Building up steam

PUBLISHED : Saturday, 07 November, 2009, 12:00am
UPDATED : Saturday, 07 November, 2009, 12:00am

The difference between the first half of the year and the revival during the second half has generated momentum in the banking and finance sector and, with it, an upswing in recruitment activity. However, what effect is hiring activity having on salary levels in the notoriously tight talent pool market? Emma Charnock, regional director of Hays in Hong Kong and the mainland, said the most competitive salaries were being paid to those working in the global market. 'The hiring spree is having little impact on salaries at this stage. This said, if the market continues to improve we should see a small overall uplift over the coming months. So, for the moment, it is still an employer's market,' Charnock said. Low salary base, high commission remains standard for those involved with investment product sales. Meanwhile, some companies may offer other non-monetary incentives to encourage better customer service.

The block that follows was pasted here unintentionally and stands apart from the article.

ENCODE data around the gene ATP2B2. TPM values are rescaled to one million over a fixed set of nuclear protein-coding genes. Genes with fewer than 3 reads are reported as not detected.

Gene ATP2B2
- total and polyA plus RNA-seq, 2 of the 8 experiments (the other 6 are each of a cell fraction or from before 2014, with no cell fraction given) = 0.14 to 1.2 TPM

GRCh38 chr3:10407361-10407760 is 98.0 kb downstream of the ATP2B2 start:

A report last month, sponsored by Hays, found that banks in Asia were relying more on performance incentives than paying their top people high salaries. The report found that while the compensation of Asian bank chief executives and their equivalents had dipped since the last time the survey was conducted in 2007, banks were increasing their reliance on performance-based pay. According to Hays, next year will be about alignment of top remuneration with business objectives and balancing sustainable growth with short-term risk mitigation.

James Mendes, managing director for Asia-Pacific with recruitment specialist Alexander Mann Solutions, said: 'A lack of available talent and a gap between supply and demand in specific areas is having an impact in driving up expectations and salary levels. Many of the skill set gaps will not be addressed in the short term. It has definitely turned to an employees market particularly in niche skill set areas.

'If you want a rainmaker, you need to pay top dollar. People are moving for large salary increases, often as high as a 30 per cent.'